What Is the Insurrection Act?

Following his tepidly received Rose Garden speech outlining his Administration’s plan to overhaul the nation’s immigration system, reports surfaced that the President Donald Trump and his advisors were “looking into” the Insurrection Act of 1807.

When asked directly about the Insurrection Act during an appearance on Fox News Friday, White House deputy press secretary Hogan Gidley would not rule out any possibilities.

“Look, the president has been very clear. He’s going to do everything within his legal authority to protect the American people,” Gidley said. Pressed for a more definitive answer, he responded that “there are lots of tools at [the President’s] disposal…we haven’t used all of them.”

Just hours before Gidley’s non-denial hit airwaves, The Daily Caller reported that multiple senior administration officials confirmed that the President would be invoking the Insurrection Act to remove illegal immigrants from the country. “

“We’re doing the Insurrection Act,” one senior official reportedly stated.

Last invoked during the 1992 L.A. riots, the act essentially empowers the president to authorize the use of military force in a law enforcement capacity on domestic soil.

When Trump first sent troops to the southern border in October of last year, the move provoked widespread condemnation from experts in military law and a plethora of news articles focusing on the Posse Comitatus Act of 1878 and explaining (correctly) that the statute explicitly prohibited using the military to enforce domestic law.

However, according to Prof. Stephen Vladeck of the University of Texas School of Law, the Insurrection Act has always been understood “as the principle exception to that general rule.”

As it stands today, the law reads:

Whenever the President considers that unlawful obstructions, combinations, or assemblages, or rebellion against the authority of the United States, make it impracticable to enforce the laws of the United States in any State by the ordinary course of judicial proceedings, he may call into Federal service such of the militia of any State, and use such of the armed forces, as he considers necessary to enforce those laws or to suppress the rebellion.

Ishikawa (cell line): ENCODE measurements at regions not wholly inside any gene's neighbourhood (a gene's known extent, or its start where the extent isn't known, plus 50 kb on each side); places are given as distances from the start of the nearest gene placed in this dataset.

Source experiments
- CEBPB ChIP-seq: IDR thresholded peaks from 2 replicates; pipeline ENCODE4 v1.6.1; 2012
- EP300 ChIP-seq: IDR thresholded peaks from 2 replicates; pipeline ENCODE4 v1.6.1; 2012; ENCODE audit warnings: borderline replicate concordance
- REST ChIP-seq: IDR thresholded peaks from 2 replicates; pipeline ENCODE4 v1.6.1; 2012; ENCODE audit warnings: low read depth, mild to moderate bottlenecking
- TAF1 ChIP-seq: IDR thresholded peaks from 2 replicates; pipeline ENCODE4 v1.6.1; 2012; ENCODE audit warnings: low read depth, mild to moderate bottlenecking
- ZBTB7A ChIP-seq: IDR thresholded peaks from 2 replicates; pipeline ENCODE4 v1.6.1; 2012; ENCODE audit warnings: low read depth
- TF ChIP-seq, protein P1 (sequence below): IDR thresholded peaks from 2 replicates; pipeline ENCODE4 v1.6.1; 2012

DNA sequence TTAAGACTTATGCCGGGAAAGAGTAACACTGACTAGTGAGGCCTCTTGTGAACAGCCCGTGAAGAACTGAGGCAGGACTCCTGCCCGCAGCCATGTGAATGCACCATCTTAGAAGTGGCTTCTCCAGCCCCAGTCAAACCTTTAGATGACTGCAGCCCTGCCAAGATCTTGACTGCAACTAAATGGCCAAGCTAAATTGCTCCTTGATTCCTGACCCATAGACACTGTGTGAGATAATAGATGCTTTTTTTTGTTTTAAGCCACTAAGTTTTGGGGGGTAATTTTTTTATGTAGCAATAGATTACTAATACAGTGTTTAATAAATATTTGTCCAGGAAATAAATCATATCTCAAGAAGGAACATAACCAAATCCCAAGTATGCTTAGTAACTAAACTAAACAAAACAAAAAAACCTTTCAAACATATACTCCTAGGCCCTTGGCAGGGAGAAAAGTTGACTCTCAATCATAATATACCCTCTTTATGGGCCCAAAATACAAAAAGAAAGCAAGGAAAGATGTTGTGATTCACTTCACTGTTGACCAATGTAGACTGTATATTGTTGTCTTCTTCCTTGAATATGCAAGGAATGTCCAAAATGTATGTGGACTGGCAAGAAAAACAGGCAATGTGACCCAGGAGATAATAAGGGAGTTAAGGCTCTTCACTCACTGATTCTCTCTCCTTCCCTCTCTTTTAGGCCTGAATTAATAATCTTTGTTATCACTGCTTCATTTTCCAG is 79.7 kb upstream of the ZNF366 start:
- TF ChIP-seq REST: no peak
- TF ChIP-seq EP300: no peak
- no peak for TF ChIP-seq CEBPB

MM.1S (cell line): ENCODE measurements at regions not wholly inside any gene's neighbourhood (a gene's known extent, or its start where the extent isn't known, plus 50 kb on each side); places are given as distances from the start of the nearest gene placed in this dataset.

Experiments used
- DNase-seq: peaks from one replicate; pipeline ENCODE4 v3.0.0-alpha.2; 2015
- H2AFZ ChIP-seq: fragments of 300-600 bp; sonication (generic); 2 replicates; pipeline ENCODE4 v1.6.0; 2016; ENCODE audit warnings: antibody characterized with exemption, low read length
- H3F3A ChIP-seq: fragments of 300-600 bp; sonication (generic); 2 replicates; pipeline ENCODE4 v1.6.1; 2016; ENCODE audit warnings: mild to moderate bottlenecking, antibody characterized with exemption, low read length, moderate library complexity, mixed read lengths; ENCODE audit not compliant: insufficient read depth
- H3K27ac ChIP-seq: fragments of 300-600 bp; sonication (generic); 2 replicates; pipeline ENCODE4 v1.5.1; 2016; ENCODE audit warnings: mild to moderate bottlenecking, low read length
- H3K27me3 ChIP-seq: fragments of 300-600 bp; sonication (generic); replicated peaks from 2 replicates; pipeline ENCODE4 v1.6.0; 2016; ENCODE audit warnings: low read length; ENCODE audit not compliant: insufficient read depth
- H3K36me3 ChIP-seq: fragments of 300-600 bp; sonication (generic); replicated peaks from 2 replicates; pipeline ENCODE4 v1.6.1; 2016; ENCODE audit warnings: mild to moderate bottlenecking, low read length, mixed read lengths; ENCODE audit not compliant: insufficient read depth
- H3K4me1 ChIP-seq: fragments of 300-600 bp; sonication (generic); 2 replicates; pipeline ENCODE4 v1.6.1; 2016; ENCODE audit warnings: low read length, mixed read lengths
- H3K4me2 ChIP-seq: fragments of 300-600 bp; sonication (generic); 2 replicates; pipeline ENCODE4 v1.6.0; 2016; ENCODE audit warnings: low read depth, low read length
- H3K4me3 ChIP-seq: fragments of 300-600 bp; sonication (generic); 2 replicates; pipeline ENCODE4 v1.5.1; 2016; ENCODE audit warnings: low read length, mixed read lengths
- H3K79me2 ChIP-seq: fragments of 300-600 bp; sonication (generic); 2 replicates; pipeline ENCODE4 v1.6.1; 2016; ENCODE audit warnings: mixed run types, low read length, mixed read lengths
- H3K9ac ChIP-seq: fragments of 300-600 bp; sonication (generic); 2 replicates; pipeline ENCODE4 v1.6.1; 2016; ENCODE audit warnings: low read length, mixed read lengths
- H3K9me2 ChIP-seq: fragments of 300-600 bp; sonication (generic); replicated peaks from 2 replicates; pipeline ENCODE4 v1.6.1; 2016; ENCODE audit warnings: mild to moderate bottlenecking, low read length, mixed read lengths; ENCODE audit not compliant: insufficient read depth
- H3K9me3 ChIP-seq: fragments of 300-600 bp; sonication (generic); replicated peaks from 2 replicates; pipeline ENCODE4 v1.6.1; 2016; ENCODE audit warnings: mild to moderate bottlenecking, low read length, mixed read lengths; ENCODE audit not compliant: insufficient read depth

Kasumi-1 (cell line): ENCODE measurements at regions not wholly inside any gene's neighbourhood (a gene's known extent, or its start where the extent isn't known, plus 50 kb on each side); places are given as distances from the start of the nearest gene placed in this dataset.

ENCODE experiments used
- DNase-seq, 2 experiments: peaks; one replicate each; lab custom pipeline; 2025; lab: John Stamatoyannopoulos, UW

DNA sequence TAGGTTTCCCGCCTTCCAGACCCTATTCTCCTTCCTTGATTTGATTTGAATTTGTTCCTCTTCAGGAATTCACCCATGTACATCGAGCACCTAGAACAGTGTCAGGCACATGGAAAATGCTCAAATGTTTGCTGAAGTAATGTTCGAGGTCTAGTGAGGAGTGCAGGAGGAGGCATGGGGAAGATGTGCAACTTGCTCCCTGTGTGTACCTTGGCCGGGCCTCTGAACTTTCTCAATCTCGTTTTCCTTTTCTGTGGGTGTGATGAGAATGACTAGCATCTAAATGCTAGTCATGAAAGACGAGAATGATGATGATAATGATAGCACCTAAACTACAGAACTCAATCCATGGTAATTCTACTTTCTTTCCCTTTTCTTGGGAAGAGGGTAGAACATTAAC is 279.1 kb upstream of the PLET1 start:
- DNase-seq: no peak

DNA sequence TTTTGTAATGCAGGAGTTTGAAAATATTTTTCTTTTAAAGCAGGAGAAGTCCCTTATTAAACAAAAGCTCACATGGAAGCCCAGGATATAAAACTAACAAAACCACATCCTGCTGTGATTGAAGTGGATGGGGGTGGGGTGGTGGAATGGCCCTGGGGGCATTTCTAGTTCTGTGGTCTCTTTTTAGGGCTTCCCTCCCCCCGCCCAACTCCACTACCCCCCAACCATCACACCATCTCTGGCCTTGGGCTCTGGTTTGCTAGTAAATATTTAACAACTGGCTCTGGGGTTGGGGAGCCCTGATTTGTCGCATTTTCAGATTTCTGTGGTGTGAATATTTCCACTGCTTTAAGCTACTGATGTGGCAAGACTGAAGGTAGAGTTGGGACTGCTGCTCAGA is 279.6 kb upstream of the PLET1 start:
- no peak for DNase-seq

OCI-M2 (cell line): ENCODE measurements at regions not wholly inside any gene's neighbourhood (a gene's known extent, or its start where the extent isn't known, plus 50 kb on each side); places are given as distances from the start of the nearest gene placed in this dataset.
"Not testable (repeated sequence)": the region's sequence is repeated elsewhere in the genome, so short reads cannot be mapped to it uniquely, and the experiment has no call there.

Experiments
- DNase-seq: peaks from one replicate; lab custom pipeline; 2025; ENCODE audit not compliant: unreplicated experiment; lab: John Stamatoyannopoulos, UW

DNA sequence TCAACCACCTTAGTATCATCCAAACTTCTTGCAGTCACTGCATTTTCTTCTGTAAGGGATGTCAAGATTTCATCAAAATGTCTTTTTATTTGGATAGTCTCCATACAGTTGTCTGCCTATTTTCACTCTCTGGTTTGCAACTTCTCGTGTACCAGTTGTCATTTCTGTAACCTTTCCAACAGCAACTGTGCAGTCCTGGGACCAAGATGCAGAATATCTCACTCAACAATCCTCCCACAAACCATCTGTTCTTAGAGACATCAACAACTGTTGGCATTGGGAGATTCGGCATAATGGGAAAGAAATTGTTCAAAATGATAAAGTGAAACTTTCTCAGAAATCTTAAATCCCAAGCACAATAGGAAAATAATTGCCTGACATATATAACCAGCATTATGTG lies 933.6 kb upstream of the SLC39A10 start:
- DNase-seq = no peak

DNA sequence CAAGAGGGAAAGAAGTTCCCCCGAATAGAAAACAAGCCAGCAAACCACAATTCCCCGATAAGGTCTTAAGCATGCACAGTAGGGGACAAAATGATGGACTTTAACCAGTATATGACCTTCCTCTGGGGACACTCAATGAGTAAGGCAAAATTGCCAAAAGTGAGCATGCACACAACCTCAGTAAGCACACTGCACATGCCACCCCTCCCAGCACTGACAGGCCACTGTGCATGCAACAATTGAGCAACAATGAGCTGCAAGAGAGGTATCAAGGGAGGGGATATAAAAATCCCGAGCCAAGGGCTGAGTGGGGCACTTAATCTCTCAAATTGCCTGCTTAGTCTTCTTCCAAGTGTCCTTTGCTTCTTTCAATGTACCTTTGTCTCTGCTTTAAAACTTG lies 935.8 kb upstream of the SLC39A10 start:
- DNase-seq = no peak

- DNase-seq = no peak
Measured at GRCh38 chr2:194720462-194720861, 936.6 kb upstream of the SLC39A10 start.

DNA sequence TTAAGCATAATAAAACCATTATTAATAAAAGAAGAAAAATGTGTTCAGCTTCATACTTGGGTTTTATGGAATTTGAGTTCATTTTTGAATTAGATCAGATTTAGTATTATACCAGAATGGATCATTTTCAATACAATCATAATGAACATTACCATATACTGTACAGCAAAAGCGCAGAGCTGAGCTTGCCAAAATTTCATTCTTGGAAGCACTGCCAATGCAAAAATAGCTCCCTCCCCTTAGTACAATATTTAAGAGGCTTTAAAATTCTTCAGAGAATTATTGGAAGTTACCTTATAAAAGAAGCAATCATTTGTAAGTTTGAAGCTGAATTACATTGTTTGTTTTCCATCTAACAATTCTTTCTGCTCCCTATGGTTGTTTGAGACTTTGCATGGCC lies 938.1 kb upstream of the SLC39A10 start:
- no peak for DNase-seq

In his latest article for The Atlantic, Vladeck explains that the Insurrection Act was originally conceived as a congressionally controlled power that was gradually over-delegated and eventually usurped by the executive. Until now, political and historical norms have been the main constraint on presidential abuses of power granted by the act.

It’s inevitable that any invocation of the act will be met by a stampede of lawsuits challenging its validity in enforcing immigration law, particularly when it is clear that circumstances required by the wording of the statute. However, according to Vladeck, invoking the act would be “the most clearly lawful – and most historically indefensible” example of Trump defying norms to empower the executive branch.

If Trump were to hypothetically call upon the military absent any reasonably sufficient basis for invoking the act, any checks on his power would likely be ineffective until after the fact. Even then, if he were found to have violated the Posse Comitatus Act (by unlawfully invoking the Insurrection Clause), it would be a violation of federal criminal law, meaning it would be left in the hands of the current attorney general and prosecutors at the Department of Justice.

While it remains unclear how this will play out, one thing has become increasingly clear: the sudden destruction of political norms and hyper-partisan tribalism has unearthed myriad missteps and failures to preserve the nation’s separation of powers.

Image via Mark Wilson/Getty Images

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